By Bruce A. Fette

It is fitting in a book about wireless communication to look at the phenomena that lets us transfer information from one point to another without any physical medium—the propagation of radio waves. If you want to design an efficient radio communication system, even for operation over relatively short distances, you should understand the behavior of the wireless channel in the various surroundings where this communication is to take place. While the use of "brute force" —increasing transmission power—could overcome inordinate path losses, limitations imposed on design by required battery life, or by regulatory authorities, make it imperative to develop and deploy short-range radio systems using solutions that a knowledge of radio propagation can give.

The overall behavior of radio waves is described by Maxwell’s equations. In 1873, the British physicist James Clerk Maxwell published his *Treatise on Electricity and Magnetism* in which he presented a set of equations that describe the nature of electromagnetic fields in terms of space and time. Heinrich Rudolph Hertz performed experiments to confirm Maxwell’s theory, which led to the development of wireless telegraph and radio. Maxwell’s equations form the basis for describing the propagation of radio waves in space, as well as the nature of varying electric and magnetic fields in conducting and insulating materials, and the flow of waves in waveguides.

From them, you can derive the skin effect equation and the electric and magnetic field relationships very close to antennas of all kinds. A number of computer programs on the market, based on the solution of Maxwell’s equations, help in the design of antennas, anticipate electromagnetic radiation problems from circuit board layouts, calculate the effectiveness of shielding, and perform accurate simulation of ultra-high-frequency and microwave circuits. While you don’t have to be an expert in Maxwell’s equations to use these programs (you do in order to write them!), having some familiarity with the equations may take the mystery out of the operation of the software and give an appreciation for its range of application and limitations.

**Mechanisms of Radio Wave Propagation**

Radio waves can propagate from transmitter to receiver in four ways: through ground waves, sky waves, free space waves, and open field waves. Ground waves exist only for vertical polarization, produced by vertical antennas, when the transmitting and receiving antennas are close to the surface of the earth. The transmitted radiation induces currents in the earth, and the waves travel over the earth’s surface, being attenuated according to the energy absorbed by the conducting earth. The reason that horizontal antennas are not effective for ground wave propagation is that the horizontal electric field that they create is short circuited by the earth.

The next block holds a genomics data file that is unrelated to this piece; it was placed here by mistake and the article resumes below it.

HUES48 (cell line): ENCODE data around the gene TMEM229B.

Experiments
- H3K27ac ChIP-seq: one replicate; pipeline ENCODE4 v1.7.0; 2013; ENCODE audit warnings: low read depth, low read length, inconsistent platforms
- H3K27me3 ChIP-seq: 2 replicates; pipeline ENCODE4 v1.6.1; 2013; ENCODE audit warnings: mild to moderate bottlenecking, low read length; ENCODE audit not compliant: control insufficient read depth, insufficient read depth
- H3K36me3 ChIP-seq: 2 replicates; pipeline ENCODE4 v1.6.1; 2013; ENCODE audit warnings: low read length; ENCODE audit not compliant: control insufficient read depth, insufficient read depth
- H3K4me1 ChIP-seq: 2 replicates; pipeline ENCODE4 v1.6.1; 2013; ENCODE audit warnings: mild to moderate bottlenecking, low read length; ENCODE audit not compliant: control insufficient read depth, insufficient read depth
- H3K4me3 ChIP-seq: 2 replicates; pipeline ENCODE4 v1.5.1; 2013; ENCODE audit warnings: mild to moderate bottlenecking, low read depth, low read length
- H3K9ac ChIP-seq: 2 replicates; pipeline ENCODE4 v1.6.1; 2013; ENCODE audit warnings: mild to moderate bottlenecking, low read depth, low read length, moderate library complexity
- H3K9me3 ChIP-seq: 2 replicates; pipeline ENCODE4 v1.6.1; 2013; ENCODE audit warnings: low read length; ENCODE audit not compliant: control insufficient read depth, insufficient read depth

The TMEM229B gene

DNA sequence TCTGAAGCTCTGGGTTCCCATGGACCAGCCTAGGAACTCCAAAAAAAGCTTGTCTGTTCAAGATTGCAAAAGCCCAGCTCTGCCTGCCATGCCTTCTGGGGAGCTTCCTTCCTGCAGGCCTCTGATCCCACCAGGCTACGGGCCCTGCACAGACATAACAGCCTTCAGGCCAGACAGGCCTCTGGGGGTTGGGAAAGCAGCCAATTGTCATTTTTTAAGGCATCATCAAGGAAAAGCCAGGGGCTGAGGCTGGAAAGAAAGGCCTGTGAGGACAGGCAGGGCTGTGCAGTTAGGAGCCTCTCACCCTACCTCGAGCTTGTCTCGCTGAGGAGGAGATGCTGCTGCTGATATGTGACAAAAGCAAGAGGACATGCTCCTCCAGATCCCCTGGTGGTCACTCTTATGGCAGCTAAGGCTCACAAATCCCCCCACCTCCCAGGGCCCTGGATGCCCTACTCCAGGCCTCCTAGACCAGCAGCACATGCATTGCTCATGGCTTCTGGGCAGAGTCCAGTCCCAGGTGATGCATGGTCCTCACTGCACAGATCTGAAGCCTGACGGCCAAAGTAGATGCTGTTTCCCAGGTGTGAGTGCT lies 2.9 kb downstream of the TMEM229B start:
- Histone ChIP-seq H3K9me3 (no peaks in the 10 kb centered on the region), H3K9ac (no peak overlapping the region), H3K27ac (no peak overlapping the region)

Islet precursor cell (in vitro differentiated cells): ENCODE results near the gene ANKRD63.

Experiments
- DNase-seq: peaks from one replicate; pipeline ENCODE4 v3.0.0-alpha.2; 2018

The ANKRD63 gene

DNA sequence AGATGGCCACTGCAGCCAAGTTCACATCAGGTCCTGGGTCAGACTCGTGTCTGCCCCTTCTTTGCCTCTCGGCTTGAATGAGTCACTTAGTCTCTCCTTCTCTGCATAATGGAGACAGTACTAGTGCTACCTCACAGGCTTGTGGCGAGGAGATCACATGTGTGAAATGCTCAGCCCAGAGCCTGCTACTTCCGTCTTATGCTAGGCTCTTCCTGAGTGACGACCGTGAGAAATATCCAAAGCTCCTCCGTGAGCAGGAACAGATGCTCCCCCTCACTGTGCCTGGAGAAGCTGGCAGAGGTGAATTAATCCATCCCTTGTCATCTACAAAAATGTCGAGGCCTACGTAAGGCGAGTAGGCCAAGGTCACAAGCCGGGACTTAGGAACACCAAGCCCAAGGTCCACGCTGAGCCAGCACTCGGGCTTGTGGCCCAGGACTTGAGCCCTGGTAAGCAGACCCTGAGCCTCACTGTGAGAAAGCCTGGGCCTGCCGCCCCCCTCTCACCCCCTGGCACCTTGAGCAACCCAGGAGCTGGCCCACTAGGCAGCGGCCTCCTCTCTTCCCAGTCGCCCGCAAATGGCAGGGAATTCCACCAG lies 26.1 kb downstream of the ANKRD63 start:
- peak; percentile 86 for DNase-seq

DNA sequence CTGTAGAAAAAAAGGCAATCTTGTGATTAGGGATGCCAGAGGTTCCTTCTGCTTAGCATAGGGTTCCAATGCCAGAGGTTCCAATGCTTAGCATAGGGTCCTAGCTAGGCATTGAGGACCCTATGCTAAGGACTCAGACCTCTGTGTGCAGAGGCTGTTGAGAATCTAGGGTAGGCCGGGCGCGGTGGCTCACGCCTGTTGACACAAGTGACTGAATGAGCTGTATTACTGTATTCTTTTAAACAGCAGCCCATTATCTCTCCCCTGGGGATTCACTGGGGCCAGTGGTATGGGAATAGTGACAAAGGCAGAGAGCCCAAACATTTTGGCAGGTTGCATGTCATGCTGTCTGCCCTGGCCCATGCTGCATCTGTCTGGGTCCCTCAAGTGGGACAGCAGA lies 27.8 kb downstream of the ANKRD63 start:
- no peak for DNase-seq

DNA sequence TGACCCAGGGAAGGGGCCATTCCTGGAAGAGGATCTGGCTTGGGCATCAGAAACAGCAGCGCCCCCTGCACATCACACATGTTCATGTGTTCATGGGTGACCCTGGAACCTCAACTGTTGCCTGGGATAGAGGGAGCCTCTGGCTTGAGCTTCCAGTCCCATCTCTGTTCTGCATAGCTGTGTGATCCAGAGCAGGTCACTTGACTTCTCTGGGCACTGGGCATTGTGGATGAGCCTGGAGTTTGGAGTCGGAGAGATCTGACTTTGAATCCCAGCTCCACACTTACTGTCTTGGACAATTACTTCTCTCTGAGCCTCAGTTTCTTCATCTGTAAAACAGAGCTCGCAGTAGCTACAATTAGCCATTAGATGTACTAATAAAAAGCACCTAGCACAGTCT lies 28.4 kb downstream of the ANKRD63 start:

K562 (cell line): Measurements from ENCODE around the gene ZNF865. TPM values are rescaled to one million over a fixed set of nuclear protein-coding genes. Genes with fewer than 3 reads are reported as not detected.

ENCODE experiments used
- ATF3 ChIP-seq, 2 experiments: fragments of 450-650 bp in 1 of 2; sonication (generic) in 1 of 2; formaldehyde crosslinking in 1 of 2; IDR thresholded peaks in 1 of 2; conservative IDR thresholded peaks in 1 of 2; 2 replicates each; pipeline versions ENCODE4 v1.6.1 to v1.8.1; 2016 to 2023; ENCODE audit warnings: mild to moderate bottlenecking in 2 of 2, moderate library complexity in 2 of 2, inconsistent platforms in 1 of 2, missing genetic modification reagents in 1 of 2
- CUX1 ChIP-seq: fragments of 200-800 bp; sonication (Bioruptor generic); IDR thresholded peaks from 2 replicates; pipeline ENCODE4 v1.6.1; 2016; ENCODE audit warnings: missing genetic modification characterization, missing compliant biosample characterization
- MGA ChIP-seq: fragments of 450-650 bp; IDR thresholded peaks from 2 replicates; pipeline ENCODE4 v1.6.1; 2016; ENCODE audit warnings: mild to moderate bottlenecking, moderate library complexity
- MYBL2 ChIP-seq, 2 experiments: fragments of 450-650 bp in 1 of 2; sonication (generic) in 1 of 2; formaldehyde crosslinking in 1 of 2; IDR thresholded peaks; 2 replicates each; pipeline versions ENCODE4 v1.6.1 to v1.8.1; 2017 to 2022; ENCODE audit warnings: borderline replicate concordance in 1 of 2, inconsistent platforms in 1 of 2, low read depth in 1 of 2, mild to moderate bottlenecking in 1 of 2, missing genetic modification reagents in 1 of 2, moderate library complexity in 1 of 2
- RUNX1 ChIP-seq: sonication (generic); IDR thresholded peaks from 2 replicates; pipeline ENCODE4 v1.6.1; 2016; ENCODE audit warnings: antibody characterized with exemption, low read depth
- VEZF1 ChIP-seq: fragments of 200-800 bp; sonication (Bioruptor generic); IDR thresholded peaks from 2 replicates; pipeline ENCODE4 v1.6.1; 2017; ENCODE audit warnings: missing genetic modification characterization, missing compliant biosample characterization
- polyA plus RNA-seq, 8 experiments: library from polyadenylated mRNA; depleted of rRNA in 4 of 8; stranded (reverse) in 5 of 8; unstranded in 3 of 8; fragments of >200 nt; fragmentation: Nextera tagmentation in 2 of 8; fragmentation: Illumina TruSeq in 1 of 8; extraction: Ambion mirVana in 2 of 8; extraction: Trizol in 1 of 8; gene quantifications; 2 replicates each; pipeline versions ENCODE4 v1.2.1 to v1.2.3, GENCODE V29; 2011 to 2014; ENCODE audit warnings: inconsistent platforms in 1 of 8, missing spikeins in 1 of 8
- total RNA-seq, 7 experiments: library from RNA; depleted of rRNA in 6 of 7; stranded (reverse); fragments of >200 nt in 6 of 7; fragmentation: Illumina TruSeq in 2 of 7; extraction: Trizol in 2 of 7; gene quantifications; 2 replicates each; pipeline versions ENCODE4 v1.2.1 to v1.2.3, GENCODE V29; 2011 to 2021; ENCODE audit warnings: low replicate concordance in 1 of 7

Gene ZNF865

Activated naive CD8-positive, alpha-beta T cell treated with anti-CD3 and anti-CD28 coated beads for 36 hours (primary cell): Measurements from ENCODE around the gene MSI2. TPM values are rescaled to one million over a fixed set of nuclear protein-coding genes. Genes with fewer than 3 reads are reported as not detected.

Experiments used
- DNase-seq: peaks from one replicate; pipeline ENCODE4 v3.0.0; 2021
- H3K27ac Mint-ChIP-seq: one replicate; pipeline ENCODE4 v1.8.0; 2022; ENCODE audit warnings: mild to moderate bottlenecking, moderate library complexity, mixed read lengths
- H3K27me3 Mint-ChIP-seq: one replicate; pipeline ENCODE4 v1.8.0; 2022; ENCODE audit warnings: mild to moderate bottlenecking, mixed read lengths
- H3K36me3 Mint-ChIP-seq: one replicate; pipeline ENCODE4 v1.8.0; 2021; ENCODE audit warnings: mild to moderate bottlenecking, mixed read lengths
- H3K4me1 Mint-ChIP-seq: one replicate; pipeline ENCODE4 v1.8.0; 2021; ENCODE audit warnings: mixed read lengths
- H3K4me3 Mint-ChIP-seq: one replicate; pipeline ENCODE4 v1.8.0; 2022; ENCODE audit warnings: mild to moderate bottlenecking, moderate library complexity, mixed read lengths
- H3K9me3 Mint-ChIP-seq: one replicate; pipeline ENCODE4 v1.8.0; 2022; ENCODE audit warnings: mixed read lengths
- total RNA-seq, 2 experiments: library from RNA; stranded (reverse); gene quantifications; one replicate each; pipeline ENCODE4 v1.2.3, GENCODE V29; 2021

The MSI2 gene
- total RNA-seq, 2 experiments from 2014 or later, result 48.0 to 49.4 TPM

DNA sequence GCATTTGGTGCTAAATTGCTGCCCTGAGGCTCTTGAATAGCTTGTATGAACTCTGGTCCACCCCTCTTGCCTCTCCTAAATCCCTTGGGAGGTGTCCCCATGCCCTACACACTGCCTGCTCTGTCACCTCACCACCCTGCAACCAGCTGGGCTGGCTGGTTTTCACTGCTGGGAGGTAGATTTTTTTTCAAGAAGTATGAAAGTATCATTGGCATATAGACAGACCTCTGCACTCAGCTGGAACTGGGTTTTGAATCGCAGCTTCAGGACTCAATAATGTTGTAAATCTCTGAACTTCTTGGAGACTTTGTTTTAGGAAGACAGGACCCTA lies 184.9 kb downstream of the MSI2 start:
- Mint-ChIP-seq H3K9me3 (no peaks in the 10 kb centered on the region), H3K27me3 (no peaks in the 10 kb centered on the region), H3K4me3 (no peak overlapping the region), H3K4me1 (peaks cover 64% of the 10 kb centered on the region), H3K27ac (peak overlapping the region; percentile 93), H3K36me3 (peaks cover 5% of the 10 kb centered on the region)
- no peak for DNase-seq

Ground wave propagation is dominant only at relatively low frequencies, up to a few MHz, so it needn’t concern us here. Sky wave propagation is dependent on reflection from the ionosphere, a region of rarified air high above the earth’s surface that is ionized by sunlight (primarily ultraviolet radiation).

The ionosphere is responsible for long-distance communication in the high-frequency bands between 3 and 30 MHz. It is very dependent on time of day, season, longitude on the earth, and the multiyear cyclic production of sunspots on the sun. It makes possible long-range communication using very low power transmitters. Most short-range communication applications that we deal with in this chapter use VHF, UHF, and microwave bands, generally above 40 MHz. There are times when ionospheric reflection occurs at the low end of this range, and then sky wave propagation can be responsible for interference from signals originating hundreds of kilometers away. However, in general, sky wave propagation does not affect the short-range radio applications that we are interested in.

The most important propagation mechanism for short-range communication on the VHF and UHF bands is that which occurs in an open field, where the received signal is a vector sum of a direct line-of-sight signal and a signal from the same source that is reflected off the earth. Later we discuss the relationship between signal strength and range in line-of-sight and open field topographies.

The range of line-of-sight signals, when there are no reflections from the earth or ionosphere, is a function of the dispersion of the waves from the transmitter antenna. In this free-space case the signal strength decreases in inverse proportion to the distance away from the transmitter antenna. When the radiated power is known, the field strength is given by equation (5.1):

where P_{t} is the transmitted power, G_{t} is the antenna gain, and d is the distance. When P_{t} is in watts and *d* is in meters, *E* is volts/meter. To find the power at the receiver (P_{r}) when the power into the transmitter antenna is known, use (5.2):

G_{t} and G_{r} are the transmitter and receiver antenna gains, and λ is the wavelength.